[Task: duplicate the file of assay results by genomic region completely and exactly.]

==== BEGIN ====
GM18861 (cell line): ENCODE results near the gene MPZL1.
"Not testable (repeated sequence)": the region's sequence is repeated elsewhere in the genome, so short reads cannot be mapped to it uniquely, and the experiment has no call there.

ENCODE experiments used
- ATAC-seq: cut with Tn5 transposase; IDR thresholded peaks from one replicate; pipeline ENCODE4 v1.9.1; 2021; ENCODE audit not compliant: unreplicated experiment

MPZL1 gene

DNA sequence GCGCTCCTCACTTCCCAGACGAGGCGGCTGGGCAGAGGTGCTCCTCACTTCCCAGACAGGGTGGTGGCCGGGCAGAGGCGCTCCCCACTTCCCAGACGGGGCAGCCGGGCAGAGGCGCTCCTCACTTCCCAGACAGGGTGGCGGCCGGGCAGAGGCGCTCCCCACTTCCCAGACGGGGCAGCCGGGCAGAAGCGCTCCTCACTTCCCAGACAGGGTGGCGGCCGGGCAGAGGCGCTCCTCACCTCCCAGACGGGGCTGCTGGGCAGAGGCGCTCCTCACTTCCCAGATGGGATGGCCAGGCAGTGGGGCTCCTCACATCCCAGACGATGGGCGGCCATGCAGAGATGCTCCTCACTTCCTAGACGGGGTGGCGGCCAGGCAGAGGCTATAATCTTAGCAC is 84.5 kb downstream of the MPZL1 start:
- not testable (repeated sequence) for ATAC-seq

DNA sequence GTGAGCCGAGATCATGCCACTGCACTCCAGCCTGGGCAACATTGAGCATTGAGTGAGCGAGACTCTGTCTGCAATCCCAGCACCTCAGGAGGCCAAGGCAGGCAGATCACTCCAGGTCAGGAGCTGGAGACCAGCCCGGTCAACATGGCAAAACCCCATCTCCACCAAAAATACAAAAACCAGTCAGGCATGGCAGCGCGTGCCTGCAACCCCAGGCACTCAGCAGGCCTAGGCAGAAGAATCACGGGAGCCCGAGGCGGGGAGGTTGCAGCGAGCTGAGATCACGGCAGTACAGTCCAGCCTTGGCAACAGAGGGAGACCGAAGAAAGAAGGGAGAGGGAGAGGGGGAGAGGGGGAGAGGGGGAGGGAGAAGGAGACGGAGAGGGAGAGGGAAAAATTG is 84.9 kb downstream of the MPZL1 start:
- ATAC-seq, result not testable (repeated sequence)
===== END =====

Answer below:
GM18861 (cell line): ENCODE results near the gene MPZL1.
"Not testable (repeated sequence)": the region's sequence is repeated elsewhere in the genome, so short reads cannot be mapped to it uniquely, and the experiment has no call there.

ENCODE experiments used
- ATAC-seq: cut with Tn5 transposase; IDR thresholded peaks from one replicate; pipeline ENCODE4 v1.9.1; 2021; ENCODE audit not compliant: unreplicated experiment

MPZL1 gene

DNA sequence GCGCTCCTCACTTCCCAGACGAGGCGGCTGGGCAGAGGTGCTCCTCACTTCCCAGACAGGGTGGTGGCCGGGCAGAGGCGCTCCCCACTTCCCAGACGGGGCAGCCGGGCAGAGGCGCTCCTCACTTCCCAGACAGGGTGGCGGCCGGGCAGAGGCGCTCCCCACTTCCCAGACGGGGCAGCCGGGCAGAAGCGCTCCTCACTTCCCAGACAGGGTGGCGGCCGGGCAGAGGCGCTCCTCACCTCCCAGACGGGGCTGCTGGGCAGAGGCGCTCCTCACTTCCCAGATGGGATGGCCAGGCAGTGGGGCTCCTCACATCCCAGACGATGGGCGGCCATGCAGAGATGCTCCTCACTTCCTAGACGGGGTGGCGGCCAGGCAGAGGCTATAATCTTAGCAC is 84.5 kb downstream of the MPZL1 start:
- not testable (repeated sequence) for ATAC-seq

DNA sequence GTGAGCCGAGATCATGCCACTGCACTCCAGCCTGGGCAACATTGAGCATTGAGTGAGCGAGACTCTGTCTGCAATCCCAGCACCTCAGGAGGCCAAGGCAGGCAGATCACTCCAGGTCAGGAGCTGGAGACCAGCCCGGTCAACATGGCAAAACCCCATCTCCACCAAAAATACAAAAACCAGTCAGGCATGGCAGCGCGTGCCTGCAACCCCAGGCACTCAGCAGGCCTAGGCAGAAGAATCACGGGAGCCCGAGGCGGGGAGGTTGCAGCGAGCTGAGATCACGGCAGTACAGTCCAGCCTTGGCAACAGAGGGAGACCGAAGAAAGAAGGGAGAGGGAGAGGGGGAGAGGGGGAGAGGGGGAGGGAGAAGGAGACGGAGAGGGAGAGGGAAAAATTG is 84.9 kb downstream of the MPZL1 start:
- ATAC-seq, result not testable (repeated sequence)